In final guidance, the National Institute for Health and Care Excellence (NICE) has recommended the use of Genzyme’s multiple sclerosis drug teriflunomide (also called Aubagio) for adults with relapsing-remitting multiple sclerosis.
According to a press release, the NHS now has a legal obligation to begin funding this treatment for eligible patients within the next three months.
“Current treatments all need to be injected, and can be associated with unpleasant side effects. As an oral treatment with a different side-effect profile, teriflunomide offers a new option for treating relapsing-remitting multiple sclerosis, which could have a substantial impact on quality of life for people with the disease,” says Carole Longson, NICE Health Technology Evaluation Centre director.
Teriflunomide is recommended for treating adults with active relapsing-remitting multiple sclerosis (normally defined as two clinically significant relapses in the previous two years) if they do not have highly active or rapidly evolving severe relapsing-remitting multiple sclerosis and the manufacturer provides teriflunomide with the discount agreed in the patient access scheme.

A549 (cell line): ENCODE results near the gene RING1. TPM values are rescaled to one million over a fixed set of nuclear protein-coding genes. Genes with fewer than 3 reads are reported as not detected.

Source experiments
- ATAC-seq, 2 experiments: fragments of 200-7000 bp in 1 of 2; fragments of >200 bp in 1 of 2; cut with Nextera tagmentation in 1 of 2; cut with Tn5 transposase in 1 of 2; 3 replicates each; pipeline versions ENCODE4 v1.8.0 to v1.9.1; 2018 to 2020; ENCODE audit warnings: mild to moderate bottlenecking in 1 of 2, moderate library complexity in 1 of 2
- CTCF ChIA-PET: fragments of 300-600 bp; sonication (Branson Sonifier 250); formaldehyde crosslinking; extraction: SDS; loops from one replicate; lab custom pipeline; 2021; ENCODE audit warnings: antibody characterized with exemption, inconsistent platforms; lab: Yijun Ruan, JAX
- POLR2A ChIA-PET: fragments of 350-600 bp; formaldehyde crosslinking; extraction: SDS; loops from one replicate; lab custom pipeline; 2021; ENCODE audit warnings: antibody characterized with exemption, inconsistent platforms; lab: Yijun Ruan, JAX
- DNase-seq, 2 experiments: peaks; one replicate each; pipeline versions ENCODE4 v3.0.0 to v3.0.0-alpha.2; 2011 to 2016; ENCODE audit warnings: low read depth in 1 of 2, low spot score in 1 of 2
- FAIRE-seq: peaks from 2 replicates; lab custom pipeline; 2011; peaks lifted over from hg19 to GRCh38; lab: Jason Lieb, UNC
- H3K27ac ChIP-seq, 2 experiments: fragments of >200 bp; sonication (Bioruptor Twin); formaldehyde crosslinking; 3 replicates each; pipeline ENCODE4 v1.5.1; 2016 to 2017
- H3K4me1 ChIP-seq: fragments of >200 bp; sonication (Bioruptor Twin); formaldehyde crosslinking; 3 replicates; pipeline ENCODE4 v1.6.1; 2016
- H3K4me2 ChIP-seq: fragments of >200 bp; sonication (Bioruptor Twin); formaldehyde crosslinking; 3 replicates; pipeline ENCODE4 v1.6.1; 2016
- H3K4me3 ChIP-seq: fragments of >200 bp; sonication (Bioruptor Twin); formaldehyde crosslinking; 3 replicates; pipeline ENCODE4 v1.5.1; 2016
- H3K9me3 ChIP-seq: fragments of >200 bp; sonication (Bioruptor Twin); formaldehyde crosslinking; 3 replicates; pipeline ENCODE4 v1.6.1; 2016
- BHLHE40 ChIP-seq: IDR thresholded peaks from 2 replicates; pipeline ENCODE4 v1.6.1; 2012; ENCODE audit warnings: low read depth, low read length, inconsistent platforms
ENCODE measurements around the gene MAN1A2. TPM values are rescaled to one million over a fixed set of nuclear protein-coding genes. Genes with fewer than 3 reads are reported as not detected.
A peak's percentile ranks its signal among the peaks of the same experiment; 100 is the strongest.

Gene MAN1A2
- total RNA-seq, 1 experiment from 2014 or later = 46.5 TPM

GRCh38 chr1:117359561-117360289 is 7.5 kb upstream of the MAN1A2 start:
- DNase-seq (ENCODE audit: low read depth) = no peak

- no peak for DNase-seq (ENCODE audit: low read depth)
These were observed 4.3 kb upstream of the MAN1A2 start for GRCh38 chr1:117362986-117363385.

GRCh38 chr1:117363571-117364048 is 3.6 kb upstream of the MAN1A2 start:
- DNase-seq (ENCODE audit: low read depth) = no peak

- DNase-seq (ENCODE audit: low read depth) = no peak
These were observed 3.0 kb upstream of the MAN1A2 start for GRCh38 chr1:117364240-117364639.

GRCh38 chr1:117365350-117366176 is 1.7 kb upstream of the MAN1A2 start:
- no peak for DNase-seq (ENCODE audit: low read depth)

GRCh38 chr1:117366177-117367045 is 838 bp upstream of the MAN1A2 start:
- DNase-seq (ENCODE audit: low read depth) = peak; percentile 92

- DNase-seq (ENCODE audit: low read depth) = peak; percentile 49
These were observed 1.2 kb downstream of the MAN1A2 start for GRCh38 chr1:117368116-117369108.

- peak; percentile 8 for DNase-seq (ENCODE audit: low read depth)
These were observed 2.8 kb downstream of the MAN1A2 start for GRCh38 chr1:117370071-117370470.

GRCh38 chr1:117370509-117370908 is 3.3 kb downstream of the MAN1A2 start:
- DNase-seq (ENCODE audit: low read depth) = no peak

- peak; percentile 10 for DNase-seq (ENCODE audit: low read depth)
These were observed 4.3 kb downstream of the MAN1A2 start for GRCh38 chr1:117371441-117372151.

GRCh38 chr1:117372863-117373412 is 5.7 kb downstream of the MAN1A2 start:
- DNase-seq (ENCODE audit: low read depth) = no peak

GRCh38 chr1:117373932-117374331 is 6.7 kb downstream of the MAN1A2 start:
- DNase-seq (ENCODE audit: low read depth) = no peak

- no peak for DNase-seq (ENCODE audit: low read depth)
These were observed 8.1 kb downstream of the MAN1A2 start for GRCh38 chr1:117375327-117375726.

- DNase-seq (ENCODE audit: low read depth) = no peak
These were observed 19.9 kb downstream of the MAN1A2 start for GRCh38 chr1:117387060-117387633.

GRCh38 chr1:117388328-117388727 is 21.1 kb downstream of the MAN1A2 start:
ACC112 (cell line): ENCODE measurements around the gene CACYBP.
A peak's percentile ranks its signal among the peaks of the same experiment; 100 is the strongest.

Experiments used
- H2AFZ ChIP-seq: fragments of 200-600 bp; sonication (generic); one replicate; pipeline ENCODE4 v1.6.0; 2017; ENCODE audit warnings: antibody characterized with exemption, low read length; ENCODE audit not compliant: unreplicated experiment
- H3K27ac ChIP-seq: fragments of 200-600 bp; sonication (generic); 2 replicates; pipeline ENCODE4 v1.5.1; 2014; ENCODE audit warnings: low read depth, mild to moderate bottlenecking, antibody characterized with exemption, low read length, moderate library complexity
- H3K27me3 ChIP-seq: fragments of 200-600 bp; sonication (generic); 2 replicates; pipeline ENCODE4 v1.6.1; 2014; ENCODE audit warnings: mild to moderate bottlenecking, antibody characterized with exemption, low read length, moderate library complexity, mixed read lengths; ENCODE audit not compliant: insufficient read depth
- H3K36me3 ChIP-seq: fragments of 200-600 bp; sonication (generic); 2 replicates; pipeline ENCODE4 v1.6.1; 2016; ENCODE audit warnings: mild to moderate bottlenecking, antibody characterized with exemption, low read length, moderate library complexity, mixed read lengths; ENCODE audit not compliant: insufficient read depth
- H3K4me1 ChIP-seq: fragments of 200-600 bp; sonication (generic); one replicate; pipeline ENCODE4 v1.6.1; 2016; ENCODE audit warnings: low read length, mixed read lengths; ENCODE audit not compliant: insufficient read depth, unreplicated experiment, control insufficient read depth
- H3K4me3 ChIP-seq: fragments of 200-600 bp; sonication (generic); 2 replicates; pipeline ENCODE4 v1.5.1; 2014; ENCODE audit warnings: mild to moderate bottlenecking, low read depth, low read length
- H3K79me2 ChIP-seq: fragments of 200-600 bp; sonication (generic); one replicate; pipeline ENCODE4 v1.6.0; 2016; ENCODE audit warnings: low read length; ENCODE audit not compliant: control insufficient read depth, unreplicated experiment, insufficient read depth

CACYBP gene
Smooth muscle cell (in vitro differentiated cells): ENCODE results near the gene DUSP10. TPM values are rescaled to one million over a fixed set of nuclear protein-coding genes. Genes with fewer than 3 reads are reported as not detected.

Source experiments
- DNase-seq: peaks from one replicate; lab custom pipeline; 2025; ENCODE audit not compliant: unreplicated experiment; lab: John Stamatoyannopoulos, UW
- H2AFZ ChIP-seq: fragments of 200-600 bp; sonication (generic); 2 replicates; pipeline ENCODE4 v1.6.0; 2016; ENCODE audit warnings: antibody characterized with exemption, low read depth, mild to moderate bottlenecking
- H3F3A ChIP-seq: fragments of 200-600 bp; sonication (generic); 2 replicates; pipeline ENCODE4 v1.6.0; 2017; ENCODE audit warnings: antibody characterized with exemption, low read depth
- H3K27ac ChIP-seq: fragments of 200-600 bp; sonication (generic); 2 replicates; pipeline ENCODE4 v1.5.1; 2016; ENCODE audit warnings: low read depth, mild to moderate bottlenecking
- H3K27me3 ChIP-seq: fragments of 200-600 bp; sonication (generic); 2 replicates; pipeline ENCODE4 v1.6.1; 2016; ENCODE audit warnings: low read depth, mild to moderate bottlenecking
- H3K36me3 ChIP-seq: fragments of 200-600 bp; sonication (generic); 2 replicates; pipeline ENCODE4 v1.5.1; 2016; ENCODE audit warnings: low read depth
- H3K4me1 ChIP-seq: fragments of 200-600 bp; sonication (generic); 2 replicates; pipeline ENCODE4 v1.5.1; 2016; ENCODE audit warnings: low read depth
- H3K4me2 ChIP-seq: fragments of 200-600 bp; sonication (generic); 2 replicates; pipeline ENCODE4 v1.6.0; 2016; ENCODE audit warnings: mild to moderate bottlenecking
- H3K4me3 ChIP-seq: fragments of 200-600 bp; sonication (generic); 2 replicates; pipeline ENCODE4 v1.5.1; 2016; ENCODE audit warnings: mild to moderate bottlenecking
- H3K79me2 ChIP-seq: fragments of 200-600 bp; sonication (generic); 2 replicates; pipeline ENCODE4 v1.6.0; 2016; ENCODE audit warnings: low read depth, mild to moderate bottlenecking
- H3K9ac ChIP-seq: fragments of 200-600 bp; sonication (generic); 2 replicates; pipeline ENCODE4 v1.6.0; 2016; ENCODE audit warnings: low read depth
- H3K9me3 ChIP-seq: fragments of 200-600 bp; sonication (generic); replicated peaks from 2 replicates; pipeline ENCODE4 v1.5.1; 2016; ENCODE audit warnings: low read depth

Nick Rijke, director for policy and research at the Multiple Sclerosis Society comments: “We have been waiting a long time for a tablet to be available for early stage multiple sclerosis, so this is excellent news. As well as making another valuable treatment available for people with the disease, many people will be delighted to have the option of a tablet rather than regular injections, which can be difficult to manage.”